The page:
Calling B.S. Part 5: Purpose

You Can't Define Purpose with a Grab Bag of Jargon

< The Full Batch of Calling B.S.

Browse a bookstore (there are still a few yet extant) or surf Amazon and you might come to the conclusion that “purpose” is the both most important concept in the 21st century lexicon and that the finding of the same is the paramount objective for work and life. From books like The Purpose Driven Life to zen lifestyle websites, everyone seems to be seeking a purpose. This is great news for new age spiritualist gurus, self-help book publishers and photographers of rainbows and meadows, but kind of depressing that so many do not seem to know what they are meant to do or why they should be doing it. Nietzsche told us all that God was dead over a century ago. Who knew that for many, 21st century salvation is as close as the Barnes & Noble self-help aisle?

There's a similar crisis of identity impacting organizations across the country. “Your company needs a purpose,” business gurus insist. “Without a purpose, no one will want to work for you or buy your products.” As Mitt Romney once famously asserted, corporations are people, my friend—or at least they are comprised of people. And people, as the successful sales of self-help books indicate, are indeed experiencing a crisis of purpose.


Of course, employees need to be engaged in their jobs, or they vote with their feet. So it does make sense that companies should try to spell out the “purpose” of their collective pursuit to keep employees engaged. Unfortunately, such statements are often nothing more than a farcical mashup of business jargon. How about, a purpose to "[d]evelop, deploy and manage a diverse set of scalable, performant and strategic knowledge management tools to best serve our constituents, partners and collaborative organizations, improving the possibility of overall satisfaction among our diverse customer profiles." Or "[t]o scout profitable growth opportunities in relationships, both internally and externally, in emerging, mission inclusive markets, and explore new paradigms and then filter and communicate and evangelize the findings"?  The latter example is in fact a parody created by Dilbert Creator Scott Adams, but it was sufficiently close to the frequently awful reality to fool executives at Logitech. There is so much nonsense masquerading as “purpose,” a company could just as easily use an automatic statement generator than pay the average marketing firm a princely fee to generate one.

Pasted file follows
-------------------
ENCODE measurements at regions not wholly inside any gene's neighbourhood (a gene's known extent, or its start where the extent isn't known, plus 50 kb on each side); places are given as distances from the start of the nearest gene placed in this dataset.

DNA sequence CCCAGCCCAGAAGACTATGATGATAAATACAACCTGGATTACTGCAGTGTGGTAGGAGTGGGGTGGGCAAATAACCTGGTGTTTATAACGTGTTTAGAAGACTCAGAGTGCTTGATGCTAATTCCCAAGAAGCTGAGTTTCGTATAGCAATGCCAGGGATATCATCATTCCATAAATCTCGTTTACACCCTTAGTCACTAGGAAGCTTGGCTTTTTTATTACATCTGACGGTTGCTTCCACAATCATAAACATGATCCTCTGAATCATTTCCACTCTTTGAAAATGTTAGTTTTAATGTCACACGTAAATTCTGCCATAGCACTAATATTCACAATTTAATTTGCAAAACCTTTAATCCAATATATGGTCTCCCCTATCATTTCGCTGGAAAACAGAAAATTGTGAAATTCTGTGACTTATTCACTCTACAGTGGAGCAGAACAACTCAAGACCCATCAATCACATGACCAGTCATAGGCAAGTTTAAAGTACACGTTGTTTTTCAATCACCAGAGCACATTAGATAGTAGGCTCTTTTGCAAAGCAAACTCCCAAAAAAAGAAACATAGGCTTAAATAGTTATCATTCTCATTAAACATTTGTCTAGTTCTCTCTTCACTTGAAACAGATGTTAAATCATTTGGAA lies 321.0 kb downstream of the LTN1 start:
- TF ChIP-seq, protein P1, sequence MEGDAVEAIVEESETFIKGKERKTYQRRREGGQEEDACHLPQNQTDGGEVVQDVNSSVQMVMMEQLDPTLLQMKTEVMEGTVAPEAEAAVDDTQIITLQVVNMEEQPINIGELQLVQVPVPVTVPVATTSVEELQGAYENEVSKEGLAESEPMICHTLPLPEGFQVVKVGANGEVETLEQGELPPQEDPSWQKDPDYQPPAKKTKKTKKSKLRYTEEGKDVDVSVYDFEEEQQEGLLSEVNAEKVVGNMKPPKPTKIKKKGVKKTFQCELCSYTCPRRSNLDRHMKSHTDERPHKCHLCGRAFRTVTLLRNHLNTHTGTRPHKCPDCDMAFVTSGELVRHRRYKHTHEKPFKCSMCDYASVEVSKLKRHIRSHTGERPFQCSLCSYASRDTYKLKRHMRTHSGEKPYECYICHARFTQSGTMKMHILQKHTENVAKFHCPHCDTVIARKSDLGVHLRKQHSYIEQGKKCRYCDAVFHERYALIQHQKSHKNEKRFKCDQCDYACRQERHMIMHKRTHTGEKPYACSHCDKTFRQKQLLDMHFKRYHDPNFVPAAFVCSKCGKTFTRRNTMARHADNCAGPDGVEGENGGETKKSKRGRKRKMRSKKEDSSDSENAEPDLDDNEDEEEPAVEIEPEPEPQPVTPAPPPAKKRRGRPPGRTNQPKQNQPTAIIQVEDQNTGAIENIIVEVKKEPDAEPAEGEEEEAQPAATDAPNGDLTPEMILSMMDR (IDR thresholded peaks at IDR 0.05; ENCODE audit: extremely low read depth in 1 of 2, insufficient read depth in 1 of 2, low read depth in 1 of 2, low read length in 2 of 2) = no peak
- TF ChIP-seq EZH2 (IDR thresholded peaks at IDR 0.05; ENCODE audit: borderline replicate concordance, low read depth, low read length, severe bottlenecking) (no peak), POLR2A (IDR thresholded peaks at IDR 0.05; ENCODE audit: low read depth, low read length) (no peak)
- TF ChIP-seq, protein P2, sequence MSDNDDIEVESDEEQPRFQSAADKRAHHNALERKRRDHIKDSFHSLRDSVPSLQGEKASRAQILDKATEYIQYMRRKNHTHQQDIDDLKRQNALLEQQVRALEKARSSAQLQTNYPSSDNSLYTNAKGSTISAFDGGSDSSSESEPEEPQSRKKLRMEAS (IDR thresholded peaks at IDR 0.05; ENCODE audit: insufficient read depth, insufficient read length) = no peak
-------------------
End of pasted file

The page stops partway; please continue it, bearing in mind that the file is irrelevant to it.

Not all companies trod the path to purpose through jargon. Some take the high road, dreaming the big dreams and fostering an aspiration for inspiration. “Inspire the human spirit” or "inspire moments of optimism and happiness"  or even "inspiring us to live with a sense of purpose." There's also building dreams and enhancing lives and enabling "businesses to thrive and ... people [to] fulfill their hopes and dreams." Of course there's nothing wrong with any this. There's also nothing actionable about these statements because they are so diffuse, inarguable and useless that they fail to provide any meaningful insight into how they relate to the company's operations or employees. They are the corporate equivalent of the single tenant of the Universal Life Church: "to do that which is right" (a tent so broad that the church boasts over 20 million ordained ministers)!